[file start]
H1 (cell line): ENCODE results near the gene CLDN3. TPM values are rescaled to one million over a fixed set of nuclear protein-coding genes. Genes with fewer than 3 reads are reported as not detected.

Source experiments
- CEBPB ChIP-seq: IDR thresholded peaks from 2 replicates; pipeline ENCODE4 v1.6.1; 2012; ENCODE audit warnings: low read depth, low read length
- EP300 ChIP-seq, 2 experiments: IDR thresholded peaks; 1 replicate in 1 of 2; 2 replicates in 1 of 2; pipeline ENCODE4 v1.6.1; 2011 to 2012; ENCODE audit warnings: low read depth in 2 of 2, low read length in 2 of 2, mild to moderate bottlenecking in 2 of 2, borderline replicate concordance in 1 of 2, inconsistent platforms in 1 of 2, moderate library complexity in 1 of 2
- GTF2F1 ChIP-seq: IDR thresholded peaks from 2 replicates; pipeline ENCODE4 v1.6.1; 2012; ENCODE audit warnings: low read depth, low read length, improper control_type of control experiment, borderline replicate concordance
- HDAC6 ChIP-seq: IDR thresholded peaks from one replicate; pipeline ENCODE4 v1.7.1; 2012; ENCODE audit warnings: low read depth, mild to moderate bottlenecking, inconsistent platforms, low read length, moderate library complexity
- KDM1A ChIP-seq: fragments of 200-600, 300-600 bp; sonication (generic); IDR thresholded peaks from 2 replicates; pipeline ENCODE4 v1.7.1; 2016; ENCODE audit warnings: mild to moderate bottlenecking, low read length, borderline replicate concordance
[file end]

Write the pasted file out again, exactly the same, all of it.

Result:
H1 (cell line): ENCODE results near the gene CLDN3. TPM values are rescaled to one million over a fixed set of nuclear protein-coding genes. Genes with fewer than 3 reads are reported as not detected.

Source experiments
- CEBPB ChIP-seq: IDR thresholded peaks from 2 replicates; pipeline ENCODE4 v1.6.1; 2012; ENCODE audit warnings: low read depth, low read length
- EP300 ChIP-seq, 2 experiments: IDR thresholded peaks; 1 replicate in 1 of 2; 2 replicates in 1 of 2; pipeline ENCODE4 v1.6.1; 2011 to 2012; ENCODE audit warnings: low read depth in 2 of 2, low read length in 2 of 2, mild to moderate bottlenecking in 2 of 2, borderline replicate concordance in 1 of 2, inconsistent platforms in 1 of 2, moderate library complexity in 1 of 2
- GTF2F1 ChIP-seq: IDR thresholded peaks from 2 replicates; pipeline ENCODE4 v1.6.1; 2012; ENCODE audit warnings: low read depth, low read length, improper control_type of control experiment, borderline replicate concordance
- HDAC6 ChIP-seq: IDR thresholded peaks from one replicate; pipeline ENCODE4 v1.7.1; 2012; ENCODE audit warnings: low read depth, mild to moderate bottlenecking, inconsistent platforms, low read length, moderate library complexity
- KDM1A ChIP-seq: fragments of 200-600, 300-600 bp; sonication (generic); IDR thresholded peaks from 2 replicates; pipeline ENCODE4 v1.7.1; 2016; ENCODE audit warnings: mild to moderate bottlenecking, low read length, borderline replicate concordance